An Act to amend and render more effectual an Act made in the eighth Year of the Reign of King George the Second, for Encouragement of the Arts of Designing, Engraving and Etching, Historian and other Prints; and for vesting in, and securing to Jane Hogarth, Widow, the Property in certain Prints, 1767, 7 Geo. III c.38 (Engravings Act 1767). Note that further amendments were made ten years later, in An Act for effectually securing the property of prints to inventors and engravers, by enabling them to sue for and recover penalties in certain cases, 1777, 17 Geo. III, c.57 (Engravings Act 1777).
 It is important to note here that there were multiple versions of this map in circulation by Swift’s time and I have formed no views on which particular one he is likely to have been familiar with.
 See Mary Sponberg Pedley (ed.), The map trade in the late eighteenth century: letters to the London map sellers Jefferys and Faden (Oxford: Voltaire Foundation, 2000).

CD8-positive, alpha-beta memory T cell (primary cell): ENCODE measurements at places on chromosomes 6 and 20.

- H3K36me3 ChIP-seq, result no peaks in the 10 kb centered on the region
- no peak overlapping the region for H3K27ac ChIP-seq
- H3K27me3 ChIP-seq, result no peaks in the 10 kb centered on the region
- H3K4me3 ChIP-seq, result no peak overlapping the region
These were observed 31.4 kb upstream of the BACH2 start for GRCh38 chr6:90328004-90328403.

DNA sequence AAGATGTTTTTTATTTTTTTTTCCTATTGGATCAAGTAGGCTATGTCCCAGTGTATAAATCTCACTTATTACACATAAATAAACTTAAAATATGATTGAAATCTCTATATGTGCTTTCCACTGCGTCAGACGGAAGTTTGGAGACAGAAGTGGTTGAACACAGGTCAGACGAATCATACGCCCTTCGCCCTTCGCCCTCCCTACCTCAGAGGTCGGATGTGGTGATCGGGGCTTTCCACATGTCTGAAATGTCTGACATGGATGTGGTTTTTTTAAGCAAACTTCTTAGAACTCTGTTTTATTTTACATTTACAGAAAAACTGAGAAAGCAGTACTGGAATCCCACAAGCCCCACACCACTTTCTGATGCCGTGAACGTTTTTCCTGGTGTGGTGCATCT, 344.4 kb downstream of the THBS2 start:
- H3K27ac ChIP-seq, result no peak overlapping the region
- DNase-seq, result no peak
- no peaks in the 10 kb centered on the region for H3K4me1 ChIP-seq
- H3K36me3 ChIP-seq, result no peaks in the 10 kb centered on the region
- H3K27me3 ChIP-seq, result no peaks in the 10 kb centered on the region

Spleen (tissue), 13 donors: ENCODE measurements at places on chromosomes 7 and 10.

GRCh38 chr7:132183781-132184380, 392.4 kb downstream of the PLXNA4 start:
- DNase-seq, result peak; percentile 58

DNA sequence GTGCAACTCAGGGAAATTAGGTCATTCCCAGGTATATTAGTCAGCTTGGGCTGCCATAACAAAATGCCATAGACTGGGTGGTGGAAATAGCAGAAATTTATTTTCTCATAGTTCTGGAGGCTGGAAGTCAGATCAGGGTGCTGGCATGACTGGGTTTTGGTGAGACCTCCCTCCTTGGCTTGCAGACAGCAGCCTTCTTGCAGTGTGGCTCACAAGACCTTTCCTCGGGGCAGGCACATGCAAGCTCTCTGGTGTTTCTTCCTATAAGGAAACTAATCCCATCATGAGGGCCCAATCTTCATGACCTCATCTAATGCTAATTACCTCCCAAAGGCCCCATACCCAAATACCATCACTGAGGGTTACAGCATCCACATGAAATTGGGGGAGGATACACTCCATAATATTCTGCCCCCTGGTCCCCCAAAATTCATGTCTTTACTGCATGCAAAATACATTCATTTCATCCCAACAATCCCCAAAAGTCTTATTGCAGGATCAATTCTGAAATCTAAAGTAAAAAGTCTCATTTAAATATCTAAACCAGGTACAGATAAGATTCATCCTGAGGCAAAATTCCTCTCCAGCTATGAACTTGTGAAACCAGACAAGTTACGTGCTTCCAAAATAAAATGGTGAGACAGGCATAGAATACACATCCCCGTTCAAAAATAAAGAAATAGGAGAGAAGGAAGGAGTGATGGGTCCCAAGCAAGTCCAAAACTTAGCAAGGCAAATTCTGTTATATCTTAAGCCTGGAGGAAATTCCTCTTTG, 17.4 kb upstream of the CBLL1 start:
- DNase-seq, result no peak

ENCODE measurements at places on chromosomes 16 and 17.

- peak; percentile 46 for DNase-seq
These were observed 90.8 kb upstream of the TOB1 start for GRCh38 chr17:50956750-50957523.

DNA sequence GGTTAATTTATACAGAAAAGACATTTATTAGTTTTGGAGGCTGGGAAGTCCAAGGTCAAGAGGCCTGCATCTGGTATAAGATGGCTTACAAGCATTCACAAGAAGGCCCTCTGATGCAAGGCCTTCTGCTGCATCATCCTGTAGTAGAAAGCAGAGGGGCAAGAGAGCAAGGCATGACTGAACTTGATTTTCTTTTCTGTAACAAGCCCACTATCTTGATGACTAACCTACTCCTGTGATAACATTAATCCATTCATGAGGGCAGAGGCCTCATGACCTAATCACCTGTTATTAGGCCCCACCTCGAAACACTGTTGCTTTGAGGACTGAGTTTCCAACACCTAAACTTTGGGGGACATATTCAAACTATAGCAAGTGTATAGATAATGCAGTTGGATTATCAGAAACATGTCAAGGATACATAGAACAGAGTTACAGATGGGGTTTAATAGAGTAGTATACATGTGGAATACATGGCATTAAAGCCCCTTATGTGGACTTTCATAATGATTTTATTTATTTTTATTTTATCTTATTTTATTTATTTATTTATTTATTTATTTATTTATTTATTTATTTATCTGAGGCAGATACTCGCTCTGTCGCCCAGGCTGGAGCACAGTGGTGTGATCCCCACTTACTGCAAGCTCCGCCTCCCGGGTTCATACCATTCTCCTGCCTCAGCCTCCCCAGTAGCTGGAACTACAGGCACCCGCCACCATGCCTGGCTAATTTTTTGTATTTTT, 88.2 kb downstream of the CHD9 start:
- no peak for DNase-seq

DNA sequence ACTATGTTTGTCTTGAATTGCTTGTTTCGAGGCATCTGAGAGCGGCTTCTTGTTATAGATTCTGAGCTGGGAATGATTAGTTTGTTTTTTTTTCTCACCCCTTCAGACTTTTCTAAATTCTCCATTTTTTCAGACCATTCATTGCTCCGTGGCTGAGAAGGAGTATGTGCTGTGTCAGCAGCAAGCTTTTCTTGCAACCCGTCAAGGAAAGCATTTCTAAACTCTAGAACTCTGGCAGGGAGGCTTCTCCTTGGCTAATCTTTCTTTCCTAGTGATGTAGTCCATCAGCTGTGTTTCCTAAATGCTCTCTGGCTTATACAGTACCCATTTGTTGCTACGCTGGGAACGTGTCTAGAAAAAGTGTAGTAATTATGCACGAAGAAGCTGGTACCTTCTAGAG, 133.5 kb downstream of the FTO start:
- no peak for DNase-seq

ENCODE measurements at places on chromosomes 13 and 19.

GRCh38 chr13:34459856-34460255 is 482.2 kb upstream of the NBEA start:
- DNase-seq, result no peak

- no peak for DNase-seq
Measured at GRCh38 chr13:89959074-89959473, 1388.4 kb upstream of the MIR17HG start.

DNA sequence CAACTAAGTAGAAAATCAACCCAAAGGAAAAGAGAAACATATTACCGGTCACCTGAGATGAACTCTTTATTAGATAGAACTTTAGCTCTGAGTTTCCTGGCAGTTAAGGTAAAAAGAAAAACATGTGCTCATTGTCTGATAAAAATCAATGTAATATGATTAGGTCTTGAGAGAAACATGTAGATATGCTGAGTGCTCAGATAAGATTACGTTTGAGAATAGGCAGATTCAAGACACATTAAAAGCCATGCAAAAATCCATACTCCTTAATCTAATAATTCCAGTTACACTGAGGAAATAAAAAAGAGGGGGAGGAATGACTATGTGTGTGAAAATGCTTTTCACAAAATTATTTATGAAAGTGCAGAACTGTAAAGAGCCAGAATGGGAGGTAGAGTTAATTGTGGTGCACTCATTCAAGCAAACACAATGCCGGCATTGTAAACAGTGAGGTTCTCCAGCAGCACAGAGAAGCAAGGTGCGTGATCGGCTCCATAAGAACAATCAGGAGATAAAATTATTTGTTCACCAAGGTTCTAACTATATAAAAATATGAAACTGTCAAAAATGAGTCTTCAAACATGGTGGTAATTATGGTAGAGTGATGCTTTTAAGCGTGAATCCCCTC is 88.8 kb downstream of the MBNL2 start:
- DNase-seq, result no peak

Jefferys v Bowles C12/1318/18 m1 (Ch. 1770), Bowles v Sayer (1780) C12/1656/12 (Ch. 1780), Sayer v Moore (1785) 1 East 361n (K.B. 1785), Carnan v Bowles C12/136/25 (Ch. 1785), Steel v Moore (1789) Sunday Gazette (8 Mar 1789) (K.B. 1789), Heather v Moore C12/225/16 (Ch. 1797), Faden v Stockdale C12/672/12 (Ch. 1797), Cary v Faden C12/256/9,  EngR 864; 5 Ves. Jun. 24 (Ch. 1799), 3 Esp. 273, 1 East 358 (K.B. 1800).
 For example, Heather v Moore C12/206/24 (Ch. 1794), Blackford v Moore C13/51/11 (Ch. 1805), Woulfe v Moore, Hil, 38 Geo. 3, IND1/6289 (C.P. 1798).
 Blachford v Moore C13/51/11 (Ch. 1805), C13/487/49 (Ch. 1805).
 Pedley, Map trade.